In 2001 that domination took a knock but they still remained the largest party. But in the next election they were almost wiped out. It appears that, despite the peace process, the voters used that election to retreat to intransigent corners. Hard-liners, Sinn Féin and the DUP, divided Northern Ireland between them. As we came to see in the following years, this was a dysfunctional arrangement. Stormont barely held together and at key moments required steering from London and Dublin. Sinn Féin refuse to take their Westminster seats, leaving a big chunk of Northern Ireland unrepresented in that forum. One may not think this is a problem, pointing out that Sinn Féin were elected and have the mandate to do so. However, as we can see from the 1997 map, there is a sizeable Unionist vote west of the Bann. MLAs have a responsibility to represent the people who don’t vote for them as well as those that do. More recently, media investigations have exposed corruption in the Robinson household. Peter Robinson has complained that the BBC is out to get him. Does he not realise that speaking like that makes him sound like Robert Mugabe? This lack of political acumen would be almost endearing were not so painfully embarrassing that he is First Minster.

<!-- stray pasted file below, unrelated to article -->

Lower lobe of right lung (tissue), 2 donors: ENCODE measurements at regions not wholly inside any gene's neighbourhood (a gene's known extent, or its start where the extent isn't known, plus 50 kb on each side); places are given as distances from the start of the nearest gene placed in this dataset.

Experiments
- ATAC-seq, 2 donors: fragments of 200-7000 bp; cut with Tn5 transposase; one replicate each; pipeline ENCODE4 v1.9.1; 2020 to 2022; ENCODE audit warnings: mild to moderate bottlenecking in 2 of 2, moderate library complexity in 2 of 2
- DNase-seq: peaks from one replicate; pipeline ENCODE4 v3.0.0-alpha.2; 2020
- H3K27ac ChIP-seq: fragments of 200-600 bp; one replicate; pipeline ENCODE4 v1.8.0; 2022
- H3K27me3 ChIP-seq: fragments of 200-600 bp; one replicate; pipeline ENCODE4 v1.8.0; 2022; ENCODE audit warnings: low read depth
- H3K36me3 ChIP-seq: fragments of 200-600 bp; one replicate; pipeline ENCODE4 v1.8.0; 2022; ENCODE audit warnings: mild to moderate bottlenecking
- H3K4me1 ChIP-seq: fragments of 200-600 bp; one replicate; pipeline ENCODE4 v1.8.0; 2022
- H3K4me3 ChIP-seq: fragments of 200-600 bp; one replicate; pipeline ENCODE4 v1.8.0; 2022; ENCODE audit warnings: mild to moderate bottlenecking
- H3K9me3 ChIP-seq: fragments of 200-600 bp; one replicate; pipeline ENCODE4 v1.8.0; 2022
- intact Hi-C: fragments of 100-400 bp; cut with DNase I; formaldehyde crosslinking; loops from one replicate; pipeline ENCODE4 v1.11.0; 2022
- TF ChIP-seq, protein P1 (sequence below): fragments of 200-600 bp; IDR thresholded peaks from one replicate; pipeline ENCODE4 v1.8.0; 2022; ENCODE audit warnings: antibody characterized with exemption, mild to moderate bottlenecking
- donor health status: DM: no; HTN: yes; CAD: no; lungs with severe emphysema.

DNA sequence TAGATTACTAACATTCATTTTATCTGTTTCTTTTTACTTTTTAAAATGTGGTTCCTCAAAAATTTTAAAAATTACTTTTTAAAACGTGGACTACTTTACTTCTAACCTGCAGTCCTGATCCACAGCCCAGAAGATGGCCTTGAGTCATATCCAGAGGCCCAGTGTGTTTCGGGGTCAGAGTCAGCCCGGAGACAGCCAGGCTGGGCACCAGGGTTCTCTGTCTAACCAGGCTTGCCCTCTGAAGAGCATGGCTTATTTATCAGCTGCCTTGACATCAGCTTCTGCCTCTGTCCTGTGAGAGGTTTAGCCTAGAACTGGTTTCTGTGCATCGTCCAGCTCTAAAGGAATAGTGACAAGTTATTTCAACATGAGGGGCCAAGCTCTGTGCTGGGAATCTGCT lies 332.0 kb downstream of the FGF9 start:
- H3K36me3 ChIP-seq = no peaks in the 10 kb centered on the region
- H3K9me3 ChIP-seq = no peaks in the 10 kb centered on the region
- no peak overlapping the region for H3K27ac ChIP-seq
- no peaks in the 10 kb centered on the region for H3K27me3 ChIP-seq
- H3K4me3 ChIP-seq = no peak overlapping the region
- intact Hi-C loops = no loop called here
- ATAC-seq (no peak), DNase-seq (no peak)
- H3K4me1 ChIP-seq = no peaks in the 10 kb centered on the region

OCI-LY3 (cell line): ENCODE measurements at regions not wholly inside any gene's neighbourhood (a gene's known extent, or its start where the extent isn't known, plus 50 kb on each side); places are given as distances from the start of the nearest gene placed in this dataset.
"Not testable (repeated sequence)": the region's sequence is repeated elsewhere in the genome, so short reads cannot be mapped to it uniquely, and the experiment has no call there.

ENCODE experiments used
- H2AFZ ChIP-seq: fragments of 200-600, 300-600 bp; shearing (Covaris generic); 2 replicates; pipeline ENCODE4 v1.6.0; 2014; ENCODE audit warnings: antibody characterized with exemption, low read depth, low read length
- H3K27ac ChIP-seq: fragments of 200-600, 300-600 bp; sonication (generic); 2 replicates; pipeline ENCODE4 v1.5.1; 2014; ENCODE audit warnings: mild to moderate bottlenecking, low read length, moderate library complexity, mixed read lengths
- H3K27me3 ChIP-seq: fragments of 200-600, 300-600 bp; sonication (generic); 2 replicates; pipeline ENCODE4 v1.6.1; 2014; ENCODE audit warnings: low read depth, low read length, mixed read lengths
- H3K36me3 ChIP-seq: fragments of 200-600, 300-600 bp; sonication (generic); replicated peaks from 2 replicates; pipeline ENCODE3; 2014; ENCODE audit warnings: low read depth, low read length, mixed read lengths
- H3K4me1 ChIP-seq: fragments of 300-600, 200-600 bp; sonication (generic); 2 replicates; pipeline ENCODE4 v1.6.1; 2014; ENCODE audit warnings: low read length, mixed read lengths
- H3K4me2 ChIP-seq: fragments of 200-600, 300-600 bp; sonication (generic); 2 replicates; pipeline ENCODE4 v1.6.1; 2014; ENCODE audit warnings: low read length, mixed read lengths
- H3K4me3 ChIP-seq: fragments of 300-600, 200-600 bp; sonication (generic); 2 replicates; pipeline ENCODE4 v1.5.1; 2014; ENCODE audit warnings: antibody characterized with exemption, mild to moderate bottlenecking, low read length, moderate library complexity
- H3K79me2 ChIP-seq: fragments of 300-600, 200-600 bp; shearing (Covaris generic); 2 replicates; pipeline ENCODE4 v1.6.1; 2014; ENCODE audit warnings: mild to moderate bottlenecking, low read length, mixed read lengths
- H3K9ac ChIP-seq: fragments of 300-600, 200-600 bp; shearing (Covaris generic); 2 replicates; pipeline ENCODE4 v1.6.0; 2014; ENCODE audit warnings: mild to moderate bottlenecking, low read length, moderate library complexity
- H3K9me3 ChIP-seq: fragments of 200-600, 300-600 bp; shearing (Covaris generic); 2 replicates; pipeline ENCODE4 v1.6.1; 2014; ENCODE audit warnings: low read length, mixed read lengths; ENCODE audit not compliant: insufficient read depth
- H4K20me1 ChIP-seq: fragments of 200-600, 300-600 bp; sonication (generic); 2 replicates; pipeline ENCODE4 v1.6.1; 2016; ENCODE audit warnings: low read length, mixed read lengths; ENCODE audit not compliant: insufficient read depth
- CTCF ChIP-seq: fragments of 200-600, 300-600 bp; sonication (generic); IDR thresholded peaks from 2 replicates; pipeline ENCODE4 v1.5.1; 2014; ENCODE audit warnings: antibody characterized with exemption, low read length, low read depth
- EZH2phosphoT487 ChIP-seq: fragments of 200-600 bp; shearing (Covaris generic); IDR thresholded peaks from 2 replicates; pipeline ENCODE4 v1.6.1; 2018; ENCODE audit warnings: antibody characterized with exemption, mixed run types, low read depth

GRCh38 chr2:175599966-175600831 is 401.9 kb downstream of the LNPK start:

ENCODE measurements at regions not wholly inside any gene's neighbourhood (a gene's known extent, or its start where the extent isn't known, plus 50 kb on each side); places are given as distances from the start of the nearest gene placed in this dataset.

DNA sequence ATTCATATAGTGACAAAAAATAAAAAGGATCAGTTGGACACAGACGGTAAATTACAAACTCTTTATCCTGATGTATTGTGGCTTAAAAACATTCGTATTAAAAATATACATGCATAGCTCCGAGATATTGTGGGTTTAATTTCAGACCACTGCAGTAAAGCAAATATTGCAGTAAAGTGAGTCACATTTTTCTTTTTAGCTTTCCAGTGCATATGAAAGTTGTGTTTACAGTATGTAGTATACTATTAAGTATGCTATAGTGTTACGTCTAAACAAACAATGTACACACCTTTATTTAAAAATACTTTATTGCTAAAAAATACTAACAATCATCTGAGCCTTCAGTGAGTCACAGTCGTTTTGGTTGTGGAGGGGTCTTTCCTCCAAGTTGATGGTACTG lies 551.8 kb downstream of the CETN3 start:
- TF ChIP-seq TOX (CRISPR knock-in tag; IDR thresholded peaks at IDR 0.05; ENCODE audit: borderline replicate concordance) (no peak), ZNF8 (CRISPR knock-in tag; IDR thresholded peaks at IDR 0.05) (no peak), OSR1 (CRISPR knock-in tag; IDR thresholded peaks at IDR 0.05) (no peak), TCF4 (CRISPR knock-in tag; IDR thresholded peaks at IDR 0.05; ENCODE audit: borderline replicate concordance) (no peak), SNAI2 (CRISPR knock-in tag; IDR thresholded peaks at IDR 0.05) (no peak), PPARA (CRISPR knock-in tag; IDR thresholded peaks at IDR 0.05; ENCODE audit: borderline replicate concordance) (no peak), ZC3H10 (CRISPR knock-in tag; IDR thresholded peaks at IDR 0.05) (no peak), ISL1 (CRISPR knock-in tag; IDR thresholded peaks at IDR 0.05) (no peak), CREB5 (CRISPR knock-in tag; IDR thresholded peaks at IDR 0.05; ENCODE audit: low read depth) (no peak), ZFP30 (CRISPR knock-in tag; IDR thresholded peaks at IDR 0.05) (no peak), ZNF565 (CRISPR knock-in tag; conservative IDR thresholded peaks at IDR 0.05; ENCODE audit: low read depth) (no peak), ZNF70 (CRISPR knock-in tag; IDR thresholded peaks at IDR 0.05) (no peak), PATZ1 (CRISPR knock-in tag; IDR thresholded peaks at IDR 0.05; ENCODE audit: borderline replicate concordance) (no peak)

It is fair to assume most of 2005’s voters were behind the peace process. Then why vote in that manner? Why not, in the spirit of the times, move towards a middle ground? It may have seemed that Northern Ireland was about to embark on a long period of wrangling and political horse-trading. So the voters took the opportunity to shore up their positions. The more you have, the more you have to trade and the less valuable stuff you have to give away in order to make gains. Such a cynical use of our votes would suggest that we have been paying attention, all these years, to our leader’s manoeuvrings and have been learning from them. Unfortunately, we were short of positive role-models. No one showed us it was possible to vote with bravery and imagination.

Next month we get another chance.